Summer’s Spectacular Solar Series, Part I: Hello, Sun.
published during a waxing gibbous moon.

Summer’s Spectacular Solar Series is a recurring column on NOW.SPACE that answers all the questions you’ve ever had about our magnificent Sun but were too afraid to ask.

When you look up at the night sky, wherever you are on Earth, and whatever the viewing conditions, there is always one star missing, one star that you never see. Our star, the Sun.

It’s easy to forget that the Sun is a star, a common and ordinary one at that. It dominates our days, defines them even. We alternately seek it out and actively try to escape it. It’s the reason we are here in the first place, yet it is also a danger to us. We’ve had to invent so many things to allow us to be in its presence: sunglasses, sun shades, sun block.

Summer's Spectacular Solar Series

Astronomers estimate there are approximately 100,000,000 stars in our galaxy and roughly 2,000,000,000 galaxies in the Universe. That’s a ridiculous amount of stars. In our lifetime, and in our species’ lifetime, we have no hope of studying all the stars in our galaxy, let alone all the stars in the Universe. The best we can do is study the ones within reach and extrapolate from there. And what better star to start with than the one in our front/back/side yard?

We didn’t always know that that the Sun was the same as those tiny points of light in the celestial sphere. In classical times, the Greek philosopher Anaxagoras was one of the first to suggest that our Sun was also a star, just a heck of a lot closer. But like many whose ideas came before their time, he was ridiculed and dismissed by his peers. Two thousand years later, Italian philosopher Giordano Bruno came to the same conclusion and was not only persecuted by the Roman Church but also burned at the stake for contradicting ideas upheld by the Church at the time.

Once we understood the Sun was a star, the next hurdle was determining what powered it. In antiquity, some thought that the Sun was a flaming ball of metal, but no one could explain why it never flickered or went out, like fires on Earth. Aristotle argued that objects in the sky couldn’t possibly be made from the same substance as objects on the base, imperfect Earth. As the Sun was in the heavens, it had to be made of something purer. He proposed a new substance he named “ether,” after the Greek word for ‘glowing,’ and proclaimed it everlasting thereby enabling the Sun and the stars to glow forever, thereby accounting for why they never went out.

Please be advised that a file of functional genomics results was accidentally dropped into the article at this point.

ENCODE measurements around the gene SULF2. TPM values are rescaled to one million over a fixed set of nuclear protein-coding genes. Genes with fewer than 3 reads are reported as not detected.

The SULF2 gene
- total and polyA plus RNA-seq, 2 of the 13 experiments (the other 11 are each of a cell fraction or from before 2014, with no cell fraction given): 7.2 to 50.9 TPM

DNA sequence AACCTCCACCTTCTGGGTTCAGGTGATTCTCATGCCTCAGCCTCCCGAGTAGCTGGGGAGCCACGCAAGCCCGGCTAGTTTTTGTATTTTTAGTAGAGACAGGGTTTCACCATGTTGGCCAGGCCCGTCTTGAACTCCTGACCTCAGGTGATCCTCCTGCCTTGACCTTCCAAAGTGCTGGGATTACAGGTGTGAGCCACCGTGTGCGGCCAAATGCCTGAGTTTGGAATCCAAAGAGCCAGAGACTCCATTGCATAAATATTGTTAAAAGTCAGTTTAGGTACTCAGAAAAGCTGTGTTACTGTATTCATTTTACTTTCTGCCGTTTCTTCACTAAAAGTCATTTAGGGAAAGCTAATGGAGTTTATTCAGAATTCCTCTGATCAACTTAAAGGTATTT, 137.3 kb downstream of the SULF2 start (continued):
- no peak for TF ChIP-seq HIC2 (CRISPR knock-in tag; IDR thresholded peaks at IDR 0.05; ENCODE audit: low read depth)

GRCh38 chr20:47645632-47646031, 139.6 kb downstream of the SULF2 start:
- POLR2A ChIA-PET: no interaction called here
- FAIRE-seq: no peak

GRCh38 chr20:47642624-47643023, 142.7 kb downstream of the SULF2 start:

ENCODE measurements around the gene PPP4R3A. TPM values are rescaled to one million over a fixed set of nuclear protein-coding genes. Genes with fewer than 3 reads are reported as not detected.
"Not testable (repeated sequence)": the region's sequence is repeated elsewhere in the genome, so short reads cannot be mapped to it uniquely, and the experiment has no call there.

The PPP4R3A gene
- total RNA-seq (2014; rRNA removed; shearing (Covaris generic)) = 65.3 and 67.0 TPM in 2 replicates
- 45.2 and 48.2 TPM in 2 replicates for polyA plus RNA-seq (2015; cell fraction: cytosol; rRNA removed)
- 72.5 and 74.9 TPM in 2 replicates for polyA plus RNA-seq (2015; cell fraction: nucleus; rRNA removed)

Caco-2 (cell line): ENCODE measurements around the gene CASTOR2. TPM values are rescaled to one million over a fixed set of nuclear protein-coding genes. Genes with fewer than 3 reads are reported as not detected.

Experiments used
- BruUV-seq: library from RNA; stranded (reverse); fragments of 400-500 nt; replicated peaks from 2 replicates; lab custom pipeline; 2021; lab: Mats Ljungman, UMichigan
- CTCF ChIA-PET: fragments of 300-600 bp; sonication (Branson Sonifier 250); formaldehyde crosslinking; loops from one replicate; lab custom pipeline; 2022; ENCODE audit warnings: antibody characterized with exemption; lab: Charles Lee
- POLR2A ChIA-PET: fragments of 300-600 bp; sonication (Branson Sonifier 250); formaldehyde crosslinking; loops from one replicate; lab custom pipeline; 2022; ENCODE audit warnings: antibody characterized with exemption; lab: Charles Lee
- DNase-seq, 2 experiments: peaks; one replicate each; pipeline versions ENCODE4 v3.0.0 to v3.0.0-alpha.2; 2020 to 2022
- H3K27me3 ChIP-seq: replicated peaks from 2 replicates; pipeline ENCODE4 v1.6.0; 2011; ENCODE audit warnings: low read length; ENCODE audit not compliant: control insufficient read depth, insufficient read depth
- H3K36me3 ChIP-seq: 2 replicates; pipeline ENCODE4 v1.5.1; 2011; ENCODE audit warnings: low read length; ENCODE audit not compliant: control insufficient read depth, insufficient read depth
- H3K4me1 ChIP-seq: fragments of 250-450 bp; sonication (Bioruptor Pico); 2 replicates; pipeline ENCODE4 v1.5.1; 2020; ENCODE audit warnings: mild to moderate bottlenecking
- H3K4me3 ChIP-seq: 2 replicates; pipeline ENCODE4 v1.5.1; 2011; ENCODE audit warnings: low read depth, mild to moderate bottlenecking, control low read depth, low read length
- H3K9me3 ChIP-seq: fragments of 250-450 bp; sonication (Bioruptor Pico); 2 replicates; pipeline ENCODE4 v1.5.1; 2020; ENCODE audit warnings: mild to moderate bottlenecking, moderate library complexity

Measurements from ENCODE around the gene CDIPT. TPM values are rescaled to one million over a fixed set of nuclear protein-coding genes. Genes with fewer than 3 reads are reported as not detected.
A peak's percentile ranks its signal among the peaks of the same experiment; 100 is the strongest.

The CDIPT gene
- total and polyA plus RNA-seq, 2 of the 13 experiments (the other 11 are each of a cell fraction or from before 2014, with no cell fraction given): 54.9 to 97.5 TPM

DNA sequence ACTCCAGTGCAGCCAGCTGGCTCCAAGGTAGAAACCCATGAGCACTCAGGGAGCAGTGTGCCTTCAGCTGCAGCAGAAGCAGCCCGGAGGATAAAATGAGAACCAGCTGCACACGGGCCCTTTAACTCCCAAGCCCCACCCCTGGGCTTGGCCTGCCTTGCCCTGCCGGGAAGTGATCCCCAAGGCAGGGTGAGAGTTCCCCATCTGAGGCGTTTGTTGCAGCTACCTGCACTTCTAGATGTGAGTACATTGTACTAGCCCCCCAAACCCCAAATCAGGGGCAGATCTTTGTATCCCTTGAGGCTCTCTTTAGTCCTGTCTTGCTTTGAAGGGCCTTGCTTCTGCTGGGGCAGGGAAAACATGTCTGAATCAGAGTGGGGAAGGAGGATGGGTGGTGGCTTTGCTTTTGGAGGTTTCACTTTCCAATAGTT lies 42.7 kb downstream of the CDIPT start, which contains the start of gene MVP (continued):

Galileo was the first to challenge this idea of perfection when he turned his telescope on the Sun and discovered its face was marred by black spots. Over time he observed these spots to appear and disappear, grow and shrink, and rotate in and out of view. Clearly, the Sun was not pure as Aristotle proposed. Later the same century, Italian and French astronomer, Giovanni Cassini, was the first to estimate the distance to the Sun, enabling Isaac Newton to determine its mass, using his newly derived laws of gravitation. These calculations gave credence to the idea that the laws of math and science as formulated on Earth governed the heavens as well. Therefore the Sun and the stars were one in the same. Not only that, but the laws of physics and chemistry had to be the same for the Earth, the Sun, and the stars. So what we observed here also applied to what we observed out there.

The question of why the Sun shines is important not only for physics and astronomy but geology and biology as well. As John Herschel said in his 1833 Treatise on Astronomy:

“The sun’s rays are the ultimate source of almost every motion which takes place on the surface of the earth. By its heat are produced all winds … By their vivifying action vegetables are elaborated from inorganic matter, and become, in their turn, the support of animals and of man, and the sources of those great deposits of dynamical efficiency which are laid up for human use in our coal strata.”

Summer's Spectacular Solar Series

Many early theories could produce the required amount of heat from the Sun, but they implied ages for the Earth and the Sun far too young to account for observed effects such as erosion and natural selection. By the early 1900’s, physicists had considered several energy sources as promising solutions: gravitational energy, radioactivity, and nuclear energy. But each hypothesis had its own problems with trying to account for the massive scale of the Sun’s power.

That all began to change after Albert Einstein announced his famous finding of the relationship between mass and energy. This kicked off a chain reaction of insights in the physics community, especially in quantum mechanics, which indicated that the conditions in the center of the Sun were hotter and denser than previously imagined. Not only could nuclear fusion take place there, but it could also be sustained for billions of years. Like much of science, this paradigm shift didn’t take place overnight. It was the result of a chain of discoveries by many different scientists; each building on the findings of those that came before them. Pierre Currie, Ernest Rutherford, Albert Einstein, Arthur Eddington, George Gamow, Hans Bethe, and likely many more lesser-known (dare I say hidden) figures all had a hand in solving this mystery.

So maybe next time you step outside on a sunny day and look up, you’ll appreciate our solar power source just a little bit more.